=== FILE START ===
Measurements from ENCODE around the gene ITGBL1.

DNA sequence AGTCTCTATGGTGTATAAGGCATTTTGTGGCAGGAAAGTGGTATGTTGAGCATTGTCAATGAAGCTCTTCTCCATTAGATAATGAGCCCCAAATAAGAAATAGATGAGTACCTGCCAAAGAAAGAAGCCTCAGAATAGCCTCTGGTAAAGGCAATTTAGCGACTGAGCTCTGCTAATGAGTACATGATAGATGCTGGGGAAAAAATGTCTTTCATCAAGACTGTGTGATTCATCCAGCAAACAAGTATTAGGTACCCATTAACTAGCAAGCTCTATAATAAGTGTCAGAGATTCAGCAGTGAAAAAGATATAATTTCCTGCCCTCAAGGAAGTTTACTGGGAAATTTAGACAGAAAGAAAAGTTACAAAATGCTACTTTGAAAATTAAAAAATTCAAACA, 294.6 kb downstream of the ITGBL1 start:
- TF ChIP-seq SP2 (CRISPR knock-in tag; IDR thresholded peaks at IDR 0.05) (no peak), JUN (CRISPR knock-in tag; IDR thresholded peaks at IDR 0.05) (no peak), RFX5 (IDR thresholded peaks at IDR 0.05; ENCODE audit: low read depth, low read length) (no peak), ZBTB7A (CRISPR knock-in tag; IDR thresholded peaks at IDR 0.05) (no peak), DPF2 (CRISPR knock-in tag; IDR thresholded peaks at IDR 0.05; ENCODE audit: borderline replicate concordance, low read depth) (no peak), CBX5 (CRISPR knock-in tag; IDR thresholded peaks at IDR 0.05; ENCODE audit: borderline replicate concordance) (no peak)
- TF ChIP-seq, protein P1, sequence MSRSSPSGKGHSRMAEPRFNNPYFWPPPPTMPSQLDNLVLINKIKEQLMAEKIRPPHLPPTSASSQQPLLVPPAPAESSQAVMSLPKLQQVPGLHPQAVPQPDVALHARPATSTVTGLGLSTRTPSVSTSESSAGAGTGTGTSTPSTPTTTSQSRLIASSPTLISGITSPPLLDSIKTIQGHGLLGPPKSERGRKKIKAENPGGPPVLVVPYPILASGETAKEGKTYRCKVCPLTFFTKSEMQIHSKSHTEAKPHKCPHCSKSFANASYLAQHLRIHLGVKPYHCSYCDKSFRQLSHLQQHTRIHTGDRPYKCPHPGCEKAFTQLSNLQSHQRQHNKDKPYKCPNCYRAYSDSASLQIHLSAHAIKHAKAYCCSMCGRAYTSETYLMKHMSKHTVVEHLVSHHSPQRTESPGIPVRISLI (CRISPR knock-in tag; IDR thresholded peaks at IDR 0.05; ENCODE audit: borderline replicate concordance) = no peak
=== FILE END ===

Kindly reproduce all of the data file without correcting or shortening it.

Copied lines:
Measurements from ENCODE around the gene ITGBL1.

DNA sequence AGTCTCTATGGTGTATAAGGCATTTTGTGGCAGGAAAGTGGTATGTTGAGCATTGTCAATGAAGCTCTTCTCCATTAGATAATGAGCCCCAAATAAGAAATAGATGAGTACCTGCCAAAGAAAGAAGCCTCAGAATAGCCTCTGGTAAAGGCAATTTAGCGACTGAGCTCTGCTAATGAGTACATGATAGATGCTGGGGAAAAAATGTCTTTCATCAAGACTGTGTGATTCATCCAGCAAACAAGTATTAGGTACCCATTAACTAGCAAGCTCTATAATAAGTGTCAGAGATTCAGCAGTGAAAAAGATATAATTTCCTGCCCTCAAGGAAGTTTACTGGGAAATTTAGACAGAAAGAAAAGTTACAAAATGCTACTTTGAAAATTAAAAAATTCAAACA, 294.6 kb downstream of the ITGBL1 start:
- TF ChIP-seq SP2 (CRISPR knock-in tag; IDR thresholded peaks at IDR 0.05) (no peak), JUN (CRISPR knock-in tag; IDR thresholded peaks at IDR 0.05) (no peak), RFX5 (IDR thresholded peaks at IDR 0.05; ENCODE audit: low read depth, low read length) (no peak), ZBTB7A (CRISPR knock-in tag; IDR thresholded peaks at IDR 0.05) (no peak), DPF2 (CRISPR knock-in tag; IDR thresholded peaks at IDR 0.05; ENCODE audit: borderline replicate concordance, low read depth) (no peak), CBX5 (CRISPR knock-in tag; IDR thresholded peaks at IDR 0.05; ENCODE audit: borderline replicate concordance) (no peak)
- TF ChIP-seq, protein P1, sequence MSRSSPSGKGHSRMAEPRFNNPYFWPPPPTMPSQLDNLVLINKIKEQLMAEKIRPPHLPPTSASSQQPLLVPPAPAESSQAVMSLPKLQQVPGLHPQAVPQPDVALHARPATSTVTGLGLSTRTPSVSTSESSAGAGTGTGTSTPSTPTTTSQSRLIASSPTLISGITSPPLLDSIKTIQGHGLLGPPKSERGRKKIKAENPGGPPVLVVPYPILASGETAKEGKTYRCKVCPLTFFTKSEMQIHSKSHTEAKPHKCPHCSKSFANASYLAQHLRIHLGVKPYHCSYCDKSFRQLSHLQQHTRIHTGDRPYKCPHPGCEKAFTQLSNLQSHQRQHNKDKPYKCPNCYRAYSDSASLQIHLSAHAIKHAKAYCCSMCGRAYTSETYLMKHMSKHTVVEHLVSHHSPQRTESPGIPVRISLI (CRISPR knock-in tag; IDR thresholded peaks at IDR 0.05; ENCODE audit: borderline replicate concordance) = no peak